EDITORIAL

Why we celebrate love

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With Valentine’s Day looming on the horizon, cynics and hopeless romantics find themselves at odds, as they often do, with one side lamenting the glorification of another commercial faux holiday that preys on human emotion for profits, and the other stuck in a pink-hazed, heart-shaped daze of puppy kisses and Shakespearean expressions of affection.

Needless to say, nobody finds Valentine’s Day more pointless and bothersome than those without a significant other to enjoy it with – or to make fun of it with, depending on your personality.

However, we contend that the point of Valentine’s Day should not be to serve as another opportunity for the well-off to shower gifts on people who hardly need more material goods in their lives, or to remind those who are lonely that they are without somebody, but to serve as a reminder that love truly does exist all around us.

Love takes many forms. Many of us are familiar with a form that has been generated and crafted by Hollywood – a kind of frantic, high-stakes emotional game that pits silly challenges against people who are “just meant to be.” These stories serve as dramatic fodder well outside the realm of normalcy. In real life, love’s challenges are not something that can be caused by a simple misunderstanding over the phone and solved with a surprise bouquet of flowers.

Real love, the kind that lasts for 70 years and even beyond the grave, is rooted in the everyday activities that occur outside of the days on the calendar that tell us we’re supposed to do nice things for our loved ones. True love shows up every day, even when it’s difficult, even when there’s nothing in it for the person going out on a limb, or putting themselves through hardships for that other person.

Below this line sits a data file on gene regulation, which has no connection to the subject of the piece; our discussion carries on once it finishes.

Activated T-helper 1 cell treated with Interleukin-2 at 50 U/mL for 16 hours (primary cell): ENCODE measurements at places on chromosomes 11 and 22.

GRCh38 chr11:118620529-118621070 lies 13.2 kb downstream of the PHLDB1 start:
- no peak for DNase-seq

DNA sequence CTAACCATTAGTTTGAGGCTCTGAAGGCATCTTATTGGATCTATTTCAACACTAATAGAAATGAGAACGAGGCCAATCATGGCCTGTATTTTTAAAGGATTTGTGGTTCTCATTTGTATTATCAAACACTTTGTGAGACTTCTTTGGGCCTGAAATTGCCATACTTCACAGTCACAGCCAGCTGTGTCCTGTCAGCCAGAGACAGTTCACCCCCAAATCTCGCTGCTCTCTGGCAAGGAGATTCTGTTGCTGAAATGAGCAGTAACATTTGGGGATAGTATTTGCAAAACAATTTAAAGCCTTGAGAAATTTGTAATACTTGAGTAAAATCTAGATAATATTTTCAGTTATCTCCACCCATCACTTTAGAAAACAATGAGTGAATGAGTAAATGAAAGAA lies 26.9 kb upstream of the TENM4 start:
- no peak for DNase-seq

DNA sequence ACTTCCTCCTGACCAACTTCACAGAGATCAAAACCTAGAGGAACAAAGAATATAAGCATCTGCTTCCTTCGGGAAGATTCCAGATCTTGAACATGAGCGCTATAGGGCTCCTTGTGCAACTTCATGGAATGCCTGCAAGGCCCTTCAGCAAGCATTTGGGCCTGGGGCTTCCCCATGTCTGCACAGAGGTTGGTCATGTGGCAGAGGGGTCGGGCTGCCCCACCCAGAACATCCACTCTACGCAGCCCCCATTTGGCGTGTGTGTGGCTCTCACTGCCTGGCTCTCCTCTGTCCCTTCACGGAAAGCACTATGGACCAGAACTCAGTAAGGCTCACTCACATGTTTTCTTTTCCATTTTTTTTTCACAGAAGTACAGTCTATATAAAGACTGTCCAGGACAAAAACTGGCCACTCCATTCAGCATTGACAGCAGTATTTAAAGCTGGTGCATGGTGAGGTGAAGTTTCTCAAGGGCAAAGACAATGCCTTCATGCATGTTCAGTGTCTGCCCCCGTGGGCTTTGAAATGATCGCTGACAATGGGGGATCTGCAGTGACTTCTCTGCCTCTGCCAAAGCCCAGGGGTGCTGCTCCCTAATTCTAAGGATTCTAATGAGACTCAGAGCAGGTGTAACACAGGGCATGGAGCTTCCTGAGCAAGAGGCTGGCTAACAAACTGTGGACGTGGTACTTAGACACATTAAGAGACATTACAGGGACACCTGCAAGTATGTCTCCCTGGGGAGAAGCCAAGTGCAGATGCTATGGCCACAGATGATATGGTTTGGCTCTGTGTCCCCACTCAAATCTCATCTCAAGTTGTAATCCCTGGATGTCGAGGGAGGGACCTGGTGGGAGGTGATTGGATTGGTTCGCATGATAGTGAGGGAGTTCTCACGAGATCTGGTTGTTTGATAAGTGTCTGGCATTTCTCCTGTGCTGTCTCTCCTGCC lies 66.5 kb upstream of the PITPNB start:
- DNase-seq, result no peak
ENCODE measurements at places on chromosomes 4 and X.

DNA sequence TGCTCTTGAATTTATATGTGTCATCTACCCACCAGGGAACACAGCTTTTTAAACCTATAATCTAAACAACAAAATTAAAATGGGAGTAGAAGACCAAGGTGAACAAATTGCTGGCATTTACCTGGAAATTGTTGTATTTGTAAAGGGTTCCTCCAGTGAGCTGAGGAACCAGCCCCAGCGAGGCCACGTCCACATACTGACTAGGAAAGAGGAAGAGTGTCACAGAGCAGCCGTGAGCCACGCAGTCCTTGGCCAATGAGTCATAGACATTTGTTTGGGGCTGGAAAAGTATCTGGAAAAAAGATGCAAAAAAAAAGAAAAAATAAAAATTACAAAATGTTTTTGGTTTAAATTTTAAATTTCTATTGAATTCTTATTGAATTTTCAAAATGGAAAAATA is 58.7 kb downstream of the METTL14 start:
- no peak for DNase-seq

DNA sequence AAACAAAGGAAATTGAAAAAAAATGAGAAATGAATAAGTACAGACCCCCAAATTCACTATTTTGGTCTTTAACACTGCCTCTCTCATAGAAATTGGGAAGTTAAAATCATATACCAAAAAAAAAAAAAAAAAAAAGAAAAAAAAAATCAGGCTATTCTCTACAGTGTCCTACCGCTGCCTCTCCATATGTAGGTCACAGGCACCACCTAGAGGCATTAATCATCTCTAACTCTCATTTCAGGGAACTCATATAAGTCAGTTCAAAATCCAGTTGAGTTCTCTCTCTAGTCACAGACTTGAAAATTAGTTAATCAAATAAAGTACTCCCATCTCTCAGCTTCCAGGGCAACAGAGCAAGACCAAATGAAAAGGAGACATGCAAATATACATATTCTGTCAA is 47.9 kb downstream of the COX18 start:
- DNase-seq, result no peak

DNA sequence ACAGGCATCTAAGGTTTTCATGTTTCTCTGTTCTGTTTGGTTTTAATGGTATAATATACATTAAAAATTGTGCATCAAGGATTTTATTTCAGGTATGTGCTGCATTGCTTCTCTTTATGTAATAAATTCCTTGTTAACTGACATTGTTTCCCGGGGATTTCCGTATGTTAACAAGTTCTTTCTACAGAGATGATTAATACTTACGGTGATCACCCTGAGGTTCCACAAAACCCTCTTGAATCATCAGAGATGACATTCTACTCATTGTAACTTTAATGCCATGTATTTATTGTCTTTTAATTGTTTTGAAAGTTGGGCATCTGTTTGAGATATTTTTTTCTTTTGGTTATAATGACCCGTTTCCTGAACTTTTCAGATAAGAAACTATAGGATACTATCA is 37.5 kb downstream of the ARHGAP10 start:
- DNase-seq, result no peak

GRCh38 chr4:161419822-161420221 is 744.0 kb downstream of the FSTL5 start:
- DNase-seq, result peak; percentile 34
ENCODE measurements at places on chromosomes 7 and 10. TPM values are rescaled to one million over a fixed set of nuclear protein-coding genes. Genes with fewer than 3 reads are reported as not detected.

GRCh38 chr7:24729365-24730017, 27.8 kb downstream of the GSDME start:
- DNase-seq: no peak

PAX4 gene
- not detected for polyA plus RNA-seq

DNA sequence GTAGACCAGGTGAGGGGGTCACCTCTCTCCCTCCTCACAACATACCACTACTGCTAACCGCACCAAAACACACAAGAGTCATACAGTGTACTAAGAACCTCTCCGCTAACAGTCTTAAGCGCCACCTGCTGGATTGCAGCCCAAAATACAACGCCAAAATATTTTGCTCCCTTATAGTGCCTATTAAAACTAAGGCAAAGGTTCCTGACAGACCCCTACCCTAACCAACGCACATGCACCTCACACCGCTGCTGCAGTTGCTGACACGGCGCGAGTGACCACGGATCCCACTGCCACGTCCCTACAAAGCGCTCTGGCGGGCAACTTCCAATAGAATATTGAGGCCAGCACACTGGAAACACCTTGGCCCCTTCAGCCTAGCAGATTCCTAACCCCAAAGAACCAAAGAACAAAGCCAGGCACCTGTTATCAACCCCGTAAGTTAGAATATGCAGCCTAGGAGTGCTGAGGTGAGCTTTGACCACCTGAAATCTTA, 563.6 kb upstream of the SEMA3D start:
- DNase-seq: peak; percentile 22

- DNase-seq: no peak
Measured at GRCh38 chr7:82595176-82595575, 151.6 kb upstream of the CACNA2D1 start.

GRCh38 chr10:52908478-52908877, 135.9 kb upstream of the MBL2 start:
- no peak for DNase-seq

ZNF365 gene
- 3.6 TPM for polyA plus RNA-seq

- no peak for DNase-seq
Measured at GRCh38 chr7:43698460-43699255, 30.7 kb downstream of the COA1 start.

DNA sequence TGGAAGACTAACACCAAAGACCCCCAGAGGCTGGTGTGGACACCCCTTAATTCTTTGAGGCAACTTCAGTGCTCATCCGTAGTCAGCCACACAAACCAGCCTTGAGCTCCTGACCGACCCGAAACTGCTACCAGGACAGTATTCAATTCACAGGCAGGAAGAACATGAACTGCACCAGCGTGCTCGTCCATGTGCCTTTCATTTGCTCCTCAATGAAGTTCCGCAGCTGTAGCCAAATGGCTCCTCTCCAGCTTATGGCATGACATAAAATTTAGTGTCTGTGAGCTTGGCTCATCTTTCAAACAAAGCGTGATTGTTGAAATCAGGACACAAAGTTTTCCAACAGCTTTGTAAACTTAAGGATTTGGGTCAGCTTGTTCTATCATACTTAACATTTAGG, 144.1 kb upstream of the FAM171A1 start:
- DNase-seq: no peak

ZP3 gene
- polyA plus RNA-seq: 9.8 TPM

Real love is seen in people that has nothing to do with a relationship with another person. People truly in love with their work produce amazing things every day – whether it’s a perfectly crafted dinner for a Valentine’s Day date, or a comprehensive study of some element of human behavior that has never been well defined before, such as why we will put our own needs second in order to make the lives of other people better – even if it’s just for a short window of time.

Real love is seen in the hobbies and passion projects of students and their mentors every day, like those who helped students from Pilgrim participate in the FIRST robot competition held at the New England Institute of Technology on Saturday. Through the love of a common thing, these people joined together to share in their time, talents and enthusiasm to produce something extraordinary.

Fittingly enough, the origin of Valentine’s Day as a holiday is as mysterious as the emotion that it seeks to celebrate. What isn’t a mystery, however, is why it has endured through to the modern era – a time when the traditional idea of “love” has never been cloudier and there has never been more opportunity for people to forego monogamous relationships for brief, loveless flings.

Valentine’s Day has stood the test of time not because people like getting heart-shaped boxes of mystery candy, or chalky hearts with scribbles written on them. It hasn’t endured because there’s a secret society of jerks that find it funny when lonely people are reminded that they don’t have a romantic interest in their lives.

It has lasted because love is an emotion worth commemorating. If you’re somebody who feels like they don’t have a reason to celebrate love, that means you have an opportunity to find something – or somebody – that you love. Truly, there is no right or wrong way to find it, but once you do, it becomes clear that it is something worth celebrating.

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